Arya of Winterfell’s #CBRV Review #26: Anna Karenina by Leo Tolstoy

annaPerhaps this is saving the best for last.  Certainly my biggest feat in reading this year, I started Leo Tolstoy’s Anna Karenina in the summertime and didn’t finish until December this year.  Again, it’s a SOLID three stars.  Nearly a four.  There’s some good stuff in this tome and it was the pacing of the story (if you come across an abridged version, I figure it might make good sense) and the opportunity to read so many other novels with, shall we say, more modern pacing simultaneously that slowed me down with my first foray into Russian literature.  For me, I did not enjoy tagging along fly-on-the-wall style to all the meetings with Oblonsky and Karenin.  I did enjoy the exploration of marriage and the three case studies offered in Anna & Karenin, Dolly& Stiva, and Kitty & Levin.  I compared this element of Anna to similar explorations of marriage in Austen, but enjoyed the darker elements Tolstoy exposes moreso.

A couple of fave quotes from Anna are here: http://acbrv.wordpress.com/2013/12/27/the-long-haul/

ElCicco #CBR5 review #40: War and Peace by Leo Tolstoy

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I read this novel for the first time 20 years ago when I was living in Moscow. Back then, we didn’t have internet access, laptops, or cell phones, and over there, I didn’t have TV or radio either. What I had was a stack of novels (in English) left behind by other Americans and War and Peace was one of them. I would read it at night and I remember absolutely loving it. I decided that it was time to reread and see if my impressions from 20 years ago would hold up. Here goes.

War and Peace is a sweeping epic Russian soap opera with lots of boring commercials. The novel focuses on three noble families — the Bolkonskys, the Rostovs and the Bezukhovs — and their lives during the Napoleonic Wars (1805-1813). An historical novel, it includes real historical figures such as Napoleon, Tsar Alexander, and General Kutuzov. The fictional part of the story is great stuff, genuine soap opera fare: rich beautiful people trying to make good marriages and/or spoil others’, girls attending their first balls, guys hanging out and getting in trouble with the law, infidelity, duels, financial ruin and desperate deals. One of the main characters is Pierre Bezukhov, the illegitimate son of a fabulously wealthy (and deathly ill) aristocrat. Pierre is constantly searching for the meaning of life (through gambling, drinking, whoring and eventually the Free Masons). Helene Kuragin is the gorgeous socialite/gold digger with questionable morals. Is she beautiful but stupid (the words of her husband) or is she very clever (society’s view)? Prince Andrew Bolkonsky is heir of an esteemed noble family but unhappy in his marriage and eager to leave it behind through military service. Andrew’s sad sack sister Princess Mary is kind but plain. Suitors are willing to overlook that given how incredibly wealthy she is. Mary is also deeply religious and roundly abused by her father, but in her kind and self-deprecating way, she forgives dad and continually offers her suffering up to God. Natasha Rostov is the lively and lovely daughter of a noble family that is falling on hard times. Her brother Nicholas feels constrained by his family obligations and looks forward to military service and a life of camaraderie and honor in the Hussars. A couple of my favorite characters are Anatole Kuragin and Dolokhov. They are the cads, the rakes, the amoral young men leading lives of dissipation and hedonism. Their scenes are riveting reading. They’re truly bad men.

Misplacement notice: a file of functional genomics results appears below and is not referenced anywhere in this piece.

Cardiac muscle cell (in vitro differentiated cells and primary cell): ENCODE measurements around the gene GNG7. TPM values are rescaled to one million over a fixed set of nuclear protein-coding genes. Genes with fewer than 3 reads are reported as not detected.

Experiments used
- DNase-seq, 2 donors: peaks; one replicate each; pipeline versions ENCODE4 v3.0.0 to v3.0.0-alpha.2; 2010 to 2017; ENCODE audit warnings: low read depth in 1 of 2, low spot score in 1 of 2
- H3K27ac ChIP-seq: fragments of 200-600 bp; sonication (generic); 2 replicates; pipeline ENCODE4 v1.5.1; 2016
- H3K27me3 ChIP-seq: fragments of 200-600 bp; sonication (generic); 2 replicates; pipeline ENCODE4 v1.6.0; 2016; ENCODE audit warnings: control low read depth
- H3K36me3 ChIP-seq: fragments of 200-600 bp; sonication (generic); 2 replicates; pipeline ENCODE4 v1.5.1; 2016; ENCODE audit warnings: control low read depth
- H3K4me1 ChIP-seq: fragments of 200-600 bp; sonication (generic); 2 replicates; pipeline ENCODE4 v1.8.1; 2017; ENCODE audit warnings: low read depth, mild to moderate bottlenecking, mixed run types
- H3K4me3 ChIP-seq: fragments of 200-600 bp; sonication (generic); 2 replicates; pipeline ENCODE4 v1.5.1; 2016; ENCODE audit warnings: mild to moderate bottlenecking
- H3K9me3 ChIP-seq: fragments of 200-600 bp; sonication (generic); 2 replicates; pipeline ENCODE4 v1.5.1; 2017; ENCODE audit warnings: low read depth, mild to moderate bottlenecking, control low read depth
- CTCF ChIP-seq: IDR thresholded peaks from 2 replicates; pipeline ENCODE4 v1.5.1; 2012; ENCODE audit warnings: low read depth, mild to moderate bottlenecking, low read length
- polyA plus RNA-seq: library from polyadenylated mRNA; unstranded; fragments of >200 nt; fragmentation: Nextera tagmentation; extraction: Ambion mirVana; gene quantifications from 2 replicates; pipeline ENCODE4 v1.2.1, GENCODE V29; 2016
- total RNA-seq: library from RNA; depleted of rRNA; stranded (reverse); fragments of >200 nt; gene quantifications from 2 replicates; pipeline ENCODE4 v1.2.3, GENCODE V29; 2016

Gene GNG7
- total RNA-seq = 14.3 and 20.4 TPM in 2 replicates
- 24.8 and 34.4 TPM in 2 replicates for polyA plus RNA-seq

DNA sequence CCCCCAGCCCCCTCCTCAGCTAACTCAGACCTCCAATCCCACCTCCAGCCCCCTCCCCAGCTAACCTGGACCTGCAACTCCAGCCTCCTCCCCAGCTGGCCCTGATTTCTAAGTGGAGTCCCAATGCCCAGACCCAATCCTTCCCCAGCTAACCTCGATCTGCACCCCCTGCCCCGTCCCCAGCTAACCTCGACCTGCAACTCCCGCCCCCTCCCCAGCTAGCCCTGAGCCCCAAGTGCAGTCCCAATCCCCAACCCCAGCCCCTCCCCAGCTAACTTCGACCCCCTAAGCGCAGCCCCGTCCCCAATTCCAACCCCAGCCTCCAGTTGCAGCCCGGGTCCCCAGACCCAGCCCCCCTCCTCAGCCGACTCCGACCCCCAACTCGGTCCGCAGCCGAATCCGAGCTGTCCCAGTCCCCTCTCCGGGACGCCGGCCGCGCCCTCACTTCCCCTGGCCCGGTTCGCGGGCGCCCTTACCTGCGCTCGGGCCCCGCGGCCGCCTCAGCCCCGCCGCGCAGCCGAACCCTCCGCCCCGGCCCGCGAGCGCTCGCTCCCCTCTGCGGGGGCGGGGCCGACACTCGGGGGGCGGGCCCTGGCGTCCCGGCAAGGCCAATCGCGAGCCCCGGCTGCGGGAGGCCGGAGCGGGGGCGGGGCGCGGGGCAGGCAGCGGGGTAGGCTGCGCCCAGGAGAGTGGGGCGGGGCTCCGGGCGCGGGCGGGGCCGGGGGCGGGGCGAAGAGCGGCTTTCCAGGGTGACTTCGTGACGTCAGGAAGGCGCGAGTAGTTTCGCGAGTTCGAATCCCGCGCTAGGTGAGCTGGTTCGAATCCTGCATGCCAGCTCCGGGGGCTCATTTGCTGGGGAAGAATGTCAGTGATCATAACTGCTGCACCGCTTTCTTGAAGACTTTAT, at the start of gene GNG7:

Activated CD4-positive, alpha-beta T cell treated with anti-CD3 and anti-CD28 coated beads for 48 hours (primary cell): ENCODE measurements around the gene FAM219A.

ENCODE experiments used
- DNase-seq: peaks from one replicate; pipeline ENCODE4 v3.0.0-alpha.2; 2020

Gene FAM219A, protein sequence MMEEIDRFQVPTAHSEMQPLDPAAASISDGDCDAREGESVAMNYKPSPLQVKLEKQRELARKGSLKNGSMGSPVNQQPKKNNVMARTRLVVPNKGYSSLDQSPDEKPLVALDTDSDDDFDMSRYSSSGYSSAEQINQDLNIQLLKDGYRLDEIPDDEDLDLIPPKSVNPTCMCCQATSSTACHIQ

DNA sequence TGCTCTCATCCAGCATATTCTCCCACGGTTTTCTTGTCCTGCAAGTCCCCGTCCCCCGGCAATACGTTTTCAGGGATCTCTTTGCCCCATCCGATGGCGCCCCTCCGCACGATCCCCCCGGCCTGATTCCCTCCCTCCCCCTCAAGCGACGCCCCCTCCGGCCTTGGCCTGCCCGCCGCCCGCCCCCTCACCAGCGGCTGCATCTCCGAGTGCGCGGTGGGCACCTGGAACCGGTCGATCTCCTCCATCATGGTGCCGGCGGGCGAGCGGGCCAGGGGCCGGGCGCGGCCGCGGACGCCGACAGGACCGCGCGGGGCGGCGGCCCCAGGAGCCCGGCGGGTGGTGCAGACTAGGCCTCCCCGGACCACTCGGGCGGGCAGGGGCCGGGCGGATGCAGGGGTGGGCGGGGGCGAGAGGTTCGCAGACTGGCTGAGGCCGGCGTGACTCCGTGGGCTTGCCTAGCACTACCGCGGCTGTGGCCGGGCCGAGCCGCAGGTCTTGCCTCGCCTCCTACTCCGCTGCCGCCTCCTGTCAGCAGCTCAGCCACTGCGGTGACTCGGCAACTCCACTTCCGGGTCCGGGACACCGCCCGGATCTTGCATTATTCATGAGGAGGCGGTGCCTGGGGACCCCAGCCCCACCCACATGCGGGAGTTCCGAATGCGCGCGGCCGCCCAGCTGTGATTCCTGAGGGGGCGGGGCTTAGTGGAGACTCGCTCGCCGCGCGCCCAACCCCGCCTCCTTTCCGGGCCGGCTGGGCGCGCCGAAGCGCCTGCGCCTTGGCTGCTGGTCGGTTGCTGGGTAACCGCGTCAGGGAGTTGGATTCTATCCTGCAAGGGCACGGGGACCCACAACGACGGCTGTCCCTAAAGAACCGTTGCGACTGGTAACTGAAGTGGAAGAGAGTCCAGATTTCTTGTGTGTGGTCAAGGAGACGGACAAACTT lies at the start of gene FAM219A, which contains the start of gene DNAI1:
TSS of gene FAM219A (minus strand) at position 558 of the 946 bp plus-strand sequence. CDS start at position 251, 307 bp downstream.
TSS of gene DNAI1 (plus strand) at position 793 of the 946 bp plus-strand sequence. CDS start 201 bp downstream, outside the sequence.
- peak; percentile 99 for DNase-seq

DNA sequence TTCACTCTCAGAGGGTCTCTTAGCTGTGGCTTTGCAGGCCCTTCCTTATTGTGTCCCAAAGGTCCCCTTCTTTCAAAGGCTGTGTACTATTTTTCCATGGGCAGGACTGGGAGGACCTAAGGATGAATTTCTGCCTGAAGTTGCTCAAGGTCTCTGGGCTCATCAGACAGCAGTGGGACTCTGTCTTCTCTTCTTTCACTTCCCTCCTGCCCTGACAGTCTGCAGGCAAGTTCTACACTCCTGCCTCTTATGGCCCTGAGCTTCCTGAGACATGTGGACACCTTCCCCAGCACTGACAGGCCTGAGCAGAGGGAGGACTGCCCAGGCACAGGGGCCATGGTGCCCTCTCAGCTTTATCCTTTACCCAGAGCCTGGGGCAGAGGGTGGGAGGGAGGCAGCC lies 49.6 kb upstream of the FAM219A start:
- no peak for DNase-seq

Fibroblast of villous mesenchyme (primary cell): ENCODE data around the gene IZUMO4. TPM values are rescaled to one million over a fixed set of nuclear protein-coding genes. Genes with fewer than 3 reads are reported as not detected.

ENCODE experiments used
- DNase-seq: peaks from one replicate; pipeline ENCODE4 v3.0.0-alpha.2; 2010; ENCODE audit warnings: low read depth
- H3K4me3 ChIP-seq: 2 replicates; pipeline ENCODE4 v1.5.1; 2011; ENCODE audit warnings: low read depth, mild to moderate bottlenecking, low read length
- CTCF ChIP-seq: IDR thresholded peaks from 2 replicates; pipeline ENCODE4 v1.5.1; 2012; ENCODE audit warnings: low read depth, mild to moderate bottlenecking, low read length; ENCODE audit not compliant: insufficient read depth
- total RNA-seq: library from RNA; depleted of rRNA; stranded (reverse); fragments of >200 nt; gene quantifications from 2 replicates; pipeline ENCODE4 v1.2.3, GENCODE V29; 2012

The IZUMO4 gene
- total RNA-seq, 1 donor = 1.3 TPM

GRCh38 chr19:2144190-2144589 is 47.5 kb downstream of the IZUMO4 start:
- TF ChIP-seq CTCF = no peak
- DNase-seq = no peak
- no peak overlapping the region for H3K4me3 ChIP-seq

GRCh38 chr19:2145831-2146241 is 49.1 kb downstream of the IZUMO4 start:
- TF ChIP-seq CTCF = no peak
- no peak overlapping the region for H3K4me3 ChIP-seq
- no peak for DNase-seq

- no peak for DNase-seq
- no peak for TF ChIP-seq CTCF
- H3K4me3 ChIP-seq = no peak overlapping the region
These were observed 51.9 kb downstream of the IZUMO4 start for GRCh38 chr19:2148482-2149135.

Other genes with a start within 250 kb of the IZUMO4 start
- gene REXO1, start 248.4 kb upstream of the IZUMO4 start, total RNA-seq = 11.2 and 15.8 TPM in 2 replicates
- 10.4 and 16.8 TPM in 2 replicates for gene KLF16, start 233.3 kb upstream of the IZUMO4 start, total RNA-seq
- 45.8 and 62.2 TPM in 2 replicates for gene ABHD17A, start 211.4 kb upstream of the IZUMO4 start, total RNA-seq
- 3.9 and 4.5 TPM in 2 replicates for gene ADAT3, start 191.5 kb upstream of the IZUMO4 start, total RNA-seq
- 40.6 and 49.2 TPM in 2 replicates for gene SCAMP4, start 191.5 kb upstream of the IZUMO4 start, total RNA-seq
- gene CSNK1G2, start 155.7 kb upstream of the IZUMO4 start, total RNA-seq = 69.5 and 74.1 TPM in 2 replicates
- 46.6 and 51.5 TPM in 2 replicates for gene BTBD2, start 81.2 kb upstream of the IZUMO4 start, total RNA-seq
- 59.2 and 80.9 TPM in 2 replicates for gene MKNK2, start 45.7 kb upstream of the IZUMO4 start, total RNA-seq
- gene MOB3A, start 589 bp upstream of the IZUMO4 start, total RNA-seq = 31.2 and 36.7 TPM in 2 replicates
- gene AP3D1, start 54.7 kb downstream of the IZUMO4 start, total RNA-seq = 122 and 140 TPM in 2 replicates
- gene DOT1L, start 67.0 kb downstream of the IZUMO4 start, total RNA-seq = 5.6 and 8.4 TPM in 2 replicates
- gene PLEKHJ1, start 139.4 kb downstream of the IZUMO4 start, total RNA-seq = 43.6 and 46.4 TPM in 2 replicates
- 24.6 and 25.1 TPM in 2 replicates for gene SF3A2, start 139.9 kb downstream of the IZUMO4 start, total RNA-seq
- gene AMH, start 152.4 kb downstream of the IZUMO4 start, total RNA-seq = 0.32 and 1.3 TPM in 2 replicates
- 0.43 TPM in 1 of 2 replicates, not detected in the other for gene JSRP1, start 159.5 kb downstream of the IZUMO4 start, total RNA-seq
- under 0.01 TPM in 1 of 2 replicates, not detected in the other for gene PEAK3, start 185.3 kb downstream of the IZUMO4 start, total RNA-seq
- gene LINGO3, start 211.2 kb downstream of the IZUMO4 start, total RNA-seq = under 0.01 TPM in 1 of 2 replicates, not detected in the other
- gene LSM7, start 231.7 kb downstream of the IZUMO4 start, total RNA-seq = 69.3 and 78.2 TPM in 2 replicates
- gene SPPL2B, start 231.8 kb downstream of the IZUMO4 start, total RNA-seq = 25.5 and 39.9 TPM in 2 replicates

As a social commentary, War and Peace shows the lives of the rich in all their glamor and ugliness. These are people who reside in St. Petersburg and Moscow when not on their country estates, who speak mainly French and spend a lot of time making advantageous connections for themselves and their children. They attend salons and learn what witty things to say and sport the latest fashions. They gamble a lot and lose more than they can afford. And it is from this pool of people that government and military leaders are chosen, with merit not often playing much of a role in that process.

What throws readers off this novel, in my opinion, is Tolstoy’s coverage of the wars and his long-winded explications of military strategy and history. When Tolstoy follows Prince Andrew and Nicholas Rostov into battle in 1805 and then again in 1812, putting these characters into the action, the descriptions of the battles come alive and we care about the end result (even though you know how it all ends historically speaking). But Tolstoy goes on for hundreds of pages giving the histories of other battles, Napoleon’s exploits in Europe, political history and, in the epilogues, explaining what has been wrong with the way historians do their work. It. is. boring. And I say this as an historian of Russian history. God knows I tried to stay in there through it all, but by about book 10 (15 books and 2 epilogues in this monster), I started to skim the stuff that didn’t directly involve our main characters. And those poor people endure some horrible stuff — deaths (of favorite characters, dammit!), the evacuation of Moscow and the burning of the city, imprisonment. Not to mention the incompetence of their own rulers and generals. The one thing that sticks with me out of the political/military history stuff is that the Tsar was a ditz and his generals were too busy trying to get favor for themselves to really pull it together for Russia. Thank heaven for the Russian winter, strained supply lines, disgruntled French soldiers and Kutuzov’s ability to get the Russians out of Moscow before Napoleon arrived.